INDEPENDENT schools are spending record amounts on subsidising needy pupils and on a building bonanza, according to figures published today.
Overall, the proportion of pupils receiving help with their fees has risen to nearly one in fiveJ- the highest ever. This partly compensates for the drop in the number of state-funded pupils on the now-abolished Assisted Places Scheme.
Independent schools have also been spending record amounts on new buildings. Last year, the 1,300 schools belonging to the Independent Schools Information Service spent pound;315 million on buildings and equipment, an average of pound;658 per pupil compared with pound;596 in 1997. Fees have risen by 5.7 per cent, slightly more than last year.
The ISIS annual census shows a net rise of nearly 3,400 pupils, equivalent to 0.7 per cent over last year. It is especially remarkable as nearly 7,800 pupils were lost with the end of assisted place.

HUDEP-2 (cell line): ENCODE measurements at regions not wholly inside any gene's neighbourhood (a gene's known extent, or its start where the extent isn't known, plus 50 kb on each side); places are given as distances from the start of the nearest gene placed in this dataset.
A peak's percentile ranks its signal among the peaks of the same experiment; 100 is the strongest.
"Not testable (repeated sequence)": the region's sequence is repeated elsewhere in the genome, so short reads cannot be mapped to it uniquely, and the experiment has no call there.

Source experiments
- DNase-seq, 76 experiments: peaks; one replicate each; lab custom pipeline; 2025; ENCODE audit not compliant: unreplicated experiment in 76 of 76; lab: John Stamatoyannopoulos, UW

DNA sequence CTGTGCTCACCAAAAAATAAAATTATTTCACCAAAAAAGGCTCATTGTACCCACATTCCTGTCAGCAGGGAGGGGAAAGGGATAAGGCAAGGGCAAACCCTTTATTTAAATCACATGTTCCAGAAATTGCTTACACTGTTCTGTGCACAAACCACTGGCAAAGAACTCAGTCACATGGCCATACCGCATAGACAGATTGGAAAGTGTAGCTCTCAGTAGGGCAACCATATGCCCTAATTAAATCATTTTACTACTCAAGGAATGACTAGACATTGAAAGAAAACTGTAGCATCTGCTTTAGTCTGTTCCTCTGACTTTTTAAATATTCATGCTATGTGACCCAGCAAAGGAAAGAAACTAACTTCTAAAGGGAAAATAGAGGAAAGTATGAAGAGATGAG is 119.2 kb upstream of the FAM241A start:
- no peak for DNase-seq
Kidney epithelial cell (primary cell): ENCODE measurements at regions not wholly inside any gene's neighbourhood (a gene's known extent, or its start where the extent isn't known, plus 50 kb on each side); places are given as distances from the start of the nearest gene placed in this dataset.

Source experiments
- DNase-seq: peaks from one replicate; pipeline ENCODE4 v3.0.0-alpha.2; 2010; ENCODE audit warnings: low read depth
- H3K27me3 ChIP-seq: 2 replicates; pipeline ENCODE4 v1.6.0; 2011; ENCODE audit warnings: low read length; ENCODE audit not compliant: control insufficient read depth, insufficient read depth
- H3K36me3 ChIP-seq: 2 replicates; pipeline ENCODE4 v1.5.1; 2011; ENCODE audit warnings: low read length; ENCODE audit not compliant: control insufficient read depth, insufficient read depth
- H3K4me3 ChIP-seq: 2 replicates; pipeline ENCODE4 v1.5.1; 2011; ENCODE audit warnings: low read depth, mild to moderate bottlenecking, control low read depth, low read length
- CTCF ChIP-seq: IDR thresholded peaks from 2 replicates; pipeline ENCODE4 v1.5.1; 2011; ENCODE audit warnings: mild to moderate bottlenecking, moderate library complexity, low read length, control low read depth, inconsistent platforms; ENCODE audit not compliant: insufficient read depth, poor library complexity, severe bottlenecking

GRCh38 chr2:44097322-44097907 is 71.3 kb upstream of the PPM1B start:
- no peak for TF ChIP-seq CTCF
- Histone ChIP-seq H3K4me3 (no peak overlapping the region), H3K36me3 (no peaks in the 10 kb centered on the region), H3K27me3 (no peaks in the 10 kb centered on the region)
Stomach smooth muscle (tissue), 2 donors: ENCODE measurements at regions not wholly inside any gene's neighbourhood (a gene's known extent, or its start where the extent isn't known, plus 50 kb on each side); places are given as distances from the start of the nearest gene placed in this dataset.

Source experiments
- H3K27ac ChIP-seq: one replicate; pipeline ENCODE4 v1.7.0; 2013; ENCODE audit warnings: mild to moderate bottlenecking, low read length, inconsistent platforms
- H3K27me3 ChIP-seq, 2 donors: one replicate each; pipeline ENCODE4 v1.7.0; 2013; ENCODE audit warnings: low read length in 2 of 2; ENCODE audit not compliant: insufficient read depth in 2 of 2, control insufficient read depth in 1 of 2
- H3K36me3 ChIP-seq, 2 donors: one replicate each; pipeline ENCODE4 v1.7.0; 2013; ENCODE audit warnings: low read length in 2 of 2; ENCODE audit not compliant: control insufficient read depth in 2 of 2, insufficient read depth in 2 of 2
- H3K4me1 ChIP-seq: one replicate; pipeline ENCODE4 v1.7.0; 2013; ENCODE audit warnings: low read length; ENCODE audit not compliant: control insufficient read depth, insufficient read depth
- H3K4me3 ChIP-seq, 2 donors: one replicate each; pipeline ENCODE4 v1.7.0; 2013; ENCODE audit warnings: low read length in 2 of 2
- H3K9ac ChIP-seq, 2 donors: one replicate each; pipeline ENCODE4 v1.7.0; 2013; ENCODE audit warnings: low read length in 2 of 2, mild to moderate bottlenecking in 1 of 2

Even in schools with assisted places, numbers held up better than might have been expected. The total intake to these schools fell by 3,600, less than half the number of assisted places lost as one full cohort left and was, for the first time, not replaced.
David Woodhead, national ISIS director, said: "The schools are proving resilient in the face of this major change."
Nearly 4,500 more pupils in these schools are being given financial help. Those with a high percentage of assisted-place holders have launched appeals to boost their bursary funds. Some, such as Batley grammar school in North Yorkshire, are thinking of opening a junior department to maintain overall numbers.
The ISIS census found the decline in boarding numbers had accelerated to 4.3 per cent since last year despite a campaign by the Boarding Education Alliance.
Boarding now accounts for only 15 per cent of the total of 480,000 pupils in ISIS schools. (ISIS schools account for 80 per cent of pupils in the independent sector.) Day pupil numbers are still growing strongly: up by 1.7 per cent overall and by 2.3 per cent for girls. Growth is strongest at nursery level (up 5.2 per cent) and primary (up 2.6 per cent). Only at the secondary stage have numbers dropped - slightly among 11 to 15-year-olds and by 2.7 per cent in the sixth form as smaller intakes caused by the recession of the early 1990s work their way through.